After learning about how her own company sourced ingredients, Soupergirl founder Sara Polon realized it was time to change. Now, she wants other companies to join her.
At first glance, the offerings from the Washington, DC-based soup company Soupergirl seem pretty straightforward. The company specializes in vegan and kosher soup and gazpacho, as well as soup toppers that customers can mix and match. There’s the classic tomato soup, a beet gazpacho available in a portable container and even vegan “cheesy” croutons.
Sara Polon founded the company with her mother in 2008, with the goal of making good food and sourcing local ingredients from farms surrounding the DC metro area. From there, the company grew, getting on the shelves at Whole Foods in 2016, followed by Costco, Kroger and other stores across the country. As the company grew, it began looking further afield to source its expanding ingredient needs.
Then, everything changed. In 2020, Polon was faced with new supply issues as a result of the COVID-19 pandemic. As she looked into solving them, she learned more about the food chain from which she sourced her own ingredients and the farmworkers who were suffering under extreme labor conditions. She vowed to change.
Modern Farmer caught up with Polon to talk about her own commitments to sourcing ingredients equitably and why she wants to bring other companies on board as well.
This conversation has been lightly edited for length and clarity.
Modern Farmer: There are a lot of steps to get a vegetable from the field to your bowl of soup. As the purchaser and decision-maker, what do you prioritize?
Sara Polon: You know, we always used to talk about the story of our food. That was one of the phrases we turned to a lot when it came to staying focused as a company. But we were really looking at growing practices, like ensuring things were sustainable, and we hadn’t paid enough attention to humanity, the person who picks those tomatoes.
When I started looking into our supply chain, I was really upset. Because we really tried so hard to implement the best, the safest practices possible here at our facility. But when I looked at our supply chain and I learned about what was going on on the farms, I was appalled. And it kind of changed our trajectory.
If the organic tomato you are eating or cooking with was picked by a farmworker whose wages were stolen, who [was] subjected to abuse and assault, is it really worth the organic certification? I would argue no. We have now been working night and day to clean up our supply chain and get others to pay attention.
MF: Is that when you became affiliated with the Coalition of Immokalee Workers (CIW)?
SP: Yes, and that’s how we became the first consumer packaged good (CPG) brand to get a fair food certification.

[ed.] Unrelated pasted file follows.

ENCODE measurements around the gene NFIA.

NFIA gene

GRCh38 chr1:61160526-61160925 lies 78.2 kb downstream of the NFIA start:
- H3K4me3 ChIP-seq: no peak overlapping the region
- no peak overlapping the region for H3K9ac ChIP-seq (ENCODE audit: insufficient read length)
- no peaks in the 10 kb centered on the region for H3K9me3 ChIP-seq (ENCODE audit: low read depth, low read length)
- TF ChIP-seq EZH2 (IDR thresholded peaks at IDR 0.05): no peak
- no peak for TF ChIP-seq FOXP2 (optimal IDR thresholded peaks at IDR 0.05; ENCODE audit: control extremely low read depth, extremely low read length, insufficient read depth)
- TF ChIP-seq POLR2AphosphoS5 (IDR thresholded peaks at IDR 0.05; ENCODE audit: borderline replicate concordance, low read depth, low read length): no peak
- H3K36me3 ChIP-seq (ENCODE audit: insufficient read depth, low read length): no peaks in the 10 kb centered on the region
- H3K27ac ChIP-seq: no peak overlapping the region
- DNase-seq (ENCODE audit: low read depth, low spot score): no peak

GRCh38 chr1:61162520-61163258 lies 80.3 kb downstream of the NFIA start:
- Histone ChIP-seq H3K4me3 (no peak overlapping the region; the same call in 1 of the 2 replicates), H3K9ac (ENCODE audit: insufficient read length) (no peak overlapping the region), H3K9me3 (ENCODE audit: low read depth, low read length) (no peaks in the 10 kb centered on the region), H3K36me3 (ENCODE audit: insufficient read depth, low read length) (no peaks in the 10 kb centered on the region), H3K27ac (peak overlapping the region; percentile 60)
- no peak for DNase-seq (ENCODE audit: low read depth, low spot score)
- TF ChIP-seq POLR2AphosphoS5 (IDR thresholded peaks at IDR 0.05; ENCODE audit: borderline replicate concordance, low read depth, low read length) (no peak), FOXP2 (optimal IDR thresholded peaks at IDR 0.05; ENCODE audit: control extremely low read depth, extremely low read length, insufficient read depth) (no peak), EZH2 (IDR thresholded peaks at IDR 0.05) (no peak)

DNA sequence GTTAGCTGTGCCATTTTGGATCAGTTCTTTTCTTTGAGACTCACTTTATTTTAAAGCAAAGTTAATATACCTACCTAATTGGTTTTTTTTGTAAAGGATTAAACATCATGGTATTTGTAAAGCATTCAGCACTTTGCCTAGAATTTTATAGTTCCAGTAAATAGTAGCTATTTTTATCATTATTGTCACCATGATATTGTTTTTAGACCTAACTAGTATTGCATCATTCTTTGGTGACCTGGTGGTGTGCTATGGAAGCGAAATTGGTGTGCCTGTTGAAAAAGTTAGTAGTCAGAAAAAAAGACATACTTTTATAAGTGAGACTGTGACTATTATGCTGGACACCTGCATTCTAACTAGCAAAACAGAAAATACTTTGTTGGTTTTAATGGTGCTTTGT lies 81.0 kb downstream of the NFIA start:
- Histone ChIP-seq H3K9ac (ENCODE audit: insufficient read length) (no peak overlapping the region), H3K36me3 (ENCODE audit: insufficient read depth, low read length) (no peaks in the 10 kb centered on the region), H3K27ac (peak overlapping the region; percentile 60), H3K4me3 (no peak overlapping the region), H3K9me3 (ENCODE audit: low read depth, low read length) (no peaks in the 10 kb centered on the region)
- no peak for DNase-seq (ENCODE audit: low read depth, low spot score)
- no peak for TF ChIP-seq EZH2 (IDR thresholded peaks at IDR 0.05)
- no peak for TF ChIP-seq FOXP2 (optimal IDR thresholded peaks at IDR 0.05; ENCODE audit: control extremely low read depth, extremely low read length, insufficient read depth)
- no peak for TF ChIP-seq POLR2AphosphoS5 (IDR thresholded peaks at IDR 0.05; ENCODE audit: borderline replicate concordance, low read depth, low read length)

The CIW was founded by a group of primarily migrant workers that were just fed up. They were fed up with the abuse, they were fed up with the stolen wages. They organized in church basements, after working full days in the hot Florida sun. And they started striking and highlighted all of the abuse that was going on on these farms.
They started the Fair Food Program, which established basic standards. And you would think that these would be basic norms, such as access to a bathroom and to water and freedom from sexual assault and violence. Most importantly, there was recourse, meaning [that] if there’s a violation, there’s a phone number that farmworkers can call that’s staffed by CIW, and they can enforce these standards.
Once the standards were founded, the CIW then went to retailers. It started with tomatoes and asked retailers such as Whole Foods and Walmart to commit to buying tomatoes from CIW certified farms. Now, 90 percent of the tomato farms in Florida are fair food certified.
MF: But that’s just tomatoes.
SP: Yeah, it’s just tomatoes. And just in Florida. There are 1.3 million farmworkers in this county. How many are on fair food certified farms? Not nearly enough.
I think the issue is that consumers aren’t aware, because when consumers get fired up about something, retailers are forced to act.
MF: You launched in 2008, but when did you learn about your own supply chain?
SP: Right, we launched in 2008, and our original mission was local. We knew a lot of the farmers by name, we sourced really hyper-locally. So, supply chain issues weren’t even a thing for us for the first seven or eight years, because we weren’t big enough.
And then as our business grew, we had to go bigger. I have to be honest, it wasn’t until 2020 [that] I learned more. Because I never dreamed it. Now, I’m a vegan, and I’m very aware of the capacity for cruelty that humans have towards animals and towards each other. But I never dreamed that, in 2022 and 2021, these abuses would be so rampant. And that was very sobering.
MF: How did it feel to be even passively connected to those kinds of violations? For instance, the decision to keep meatpacking plants at full capacity during the early days of COVID or the wage thefts from farmworkers you mentioned?
SP: Crushing. It was crushing, and it made me question why I started this business. We start every management meeting every Friday with the golden rule: Do unto others as you would do to yourself, treat your neighbor as yourself. And I realized that I had failed.
MF: This program is just for tomato farms now. What about onions, carrots, lettuce, any other crop? Are there plans to expand?